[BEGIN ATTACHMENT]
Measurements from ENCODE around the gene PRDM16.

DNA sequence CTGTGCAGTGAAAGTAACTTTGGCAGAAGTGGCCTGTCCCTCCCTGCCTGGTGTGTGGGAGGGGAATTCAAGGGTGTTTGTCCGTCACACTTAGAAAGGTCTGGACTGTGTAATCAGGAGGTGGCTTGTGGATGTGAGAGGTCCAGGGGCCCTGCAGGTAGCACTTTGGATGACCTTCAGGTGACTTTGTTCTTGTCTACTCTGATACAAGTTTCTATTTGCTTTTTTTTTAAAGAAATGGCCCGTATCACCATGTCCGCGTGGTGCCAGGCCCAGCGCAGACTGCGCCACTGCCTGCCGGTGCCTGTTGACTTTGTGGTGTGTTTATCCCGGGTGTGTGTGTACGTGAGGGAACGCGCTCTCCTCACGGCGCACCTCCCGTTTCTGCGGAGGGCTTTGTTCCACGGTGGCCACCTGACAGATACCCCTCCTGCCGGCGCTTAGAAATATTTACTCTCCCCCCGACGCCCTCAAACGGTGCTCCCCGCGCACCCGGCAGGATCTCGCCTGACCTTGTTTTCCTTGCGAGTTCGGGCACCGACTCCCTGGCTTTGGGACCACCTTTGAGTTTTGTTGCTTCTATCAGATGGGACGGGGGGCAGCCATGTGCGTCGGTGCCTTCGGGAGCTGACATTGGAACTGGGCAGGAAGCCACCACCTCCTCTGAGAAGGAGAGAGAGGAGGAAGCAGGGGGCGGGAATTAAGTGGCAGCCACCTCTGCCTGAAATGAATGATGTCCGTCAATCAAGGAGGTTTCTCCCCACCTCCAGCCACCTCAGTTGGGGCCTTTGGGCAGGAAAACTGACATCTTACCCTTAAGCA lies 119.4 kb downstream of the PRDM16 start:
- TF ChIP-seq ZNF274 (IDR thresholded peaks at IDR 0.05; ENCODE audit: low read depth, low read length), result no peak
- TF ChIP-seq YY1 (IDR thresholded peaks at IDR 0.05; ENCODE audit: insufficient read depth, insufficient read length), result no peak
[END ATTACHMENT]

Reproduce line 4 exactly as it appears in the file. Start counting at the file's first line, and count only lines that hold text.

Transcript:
- TF ChIP-seq YY1 (IDR thresholded peaks at IDR 0.05; ENCODE audit: insufficient read depth, insufficient read length), result no peak